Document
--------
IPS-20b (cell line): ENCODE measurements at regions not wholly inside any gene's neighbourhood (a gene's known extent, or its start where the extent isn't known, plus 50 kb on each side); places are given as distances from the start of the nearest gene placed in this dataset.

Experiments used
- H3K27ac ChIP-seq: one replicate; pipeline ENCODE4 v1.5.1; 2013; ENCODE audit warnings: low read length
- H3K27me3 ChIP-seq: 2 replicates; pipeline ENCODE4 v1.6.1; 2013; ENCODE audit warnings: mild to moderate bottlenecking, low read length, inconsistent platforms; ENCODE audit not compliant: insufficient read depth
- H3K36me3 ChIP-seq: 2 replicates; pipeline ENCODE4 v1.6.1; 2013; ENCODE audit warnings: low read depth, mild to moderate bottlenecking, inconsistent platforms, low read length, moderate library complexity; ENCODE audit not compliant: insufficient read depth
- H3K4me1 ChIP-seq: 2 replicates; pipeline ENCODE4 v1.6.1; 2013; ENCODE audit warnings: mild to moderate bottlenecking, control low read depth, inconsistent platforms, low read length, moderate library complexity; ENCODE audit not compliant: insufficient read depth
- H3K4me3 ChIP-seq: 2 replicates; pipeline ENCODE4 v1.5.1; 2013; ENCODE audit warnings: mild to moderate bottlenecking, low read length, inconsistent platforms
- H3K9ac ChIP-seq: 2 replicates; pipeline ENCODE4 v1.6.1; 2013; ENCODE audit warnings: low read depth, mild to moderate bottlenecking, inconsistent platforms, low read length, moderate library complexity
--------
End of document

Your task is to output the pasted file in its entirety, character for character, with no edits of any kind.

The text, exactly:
IPS-20b (cell line): ENCODE measurements at regions not wholly inside any gene's neighbourhood (a gene's known extent, or its start where the extent isn't known, plus 50 kb on each side); places are given as distances from the start of the nearest gene placed in this dataset.

Experiments used
- H3K27ac ChIP-seq: one replicate; pipeline ENCODE4 v1.5.1; 2013; ENCODE audit warnings: low read length
- H3K27me3 ChIP-seq: 2 replicates; pipeline ENCODE4 v1.6.1; 2013; ENCODE audit warnings: mild to moderate bottlenecking, low read length, inconsistent platforms; ENCODE audit not compliant: insufficient read depth
- H3K36me3 ChIP-seq: 2 replicates; pipeline ENCODE4 v1.6.1; 2013; ENCODE audit warnings: low read depth, mild to moderate bottlenecking, inconsistent platforms, low read length, moderate library complexity; ENCODE audit not compliant: insufficient read depth
- H3K4me1 ChIP-seq: 2 replicates; pipeline ENCODE4 v1.6.1; 2013; ENCODE audit warnings: mild to moderate bottlenecking, control low read depth, inconsistent platforms, low read length, moderate library complexity; ENCODE audit not compliant: insufficient read depth
- H3K4me3 ChIP-seq: 2 replicates; pipeline ENCODE4 v1.5.1; 2013; ENCODE audit warnings: mild to moderate bottlenecking, low read length, inconsistent platforms
- H3K9ac ChIP-seq: 2 replicates; pipeline ENCODE4 v1.6.1; 2013; ENCODE audit warnings: low read depth, mild to moderate bottlenecking, inconsistent platforms, low read length, moderate library complexity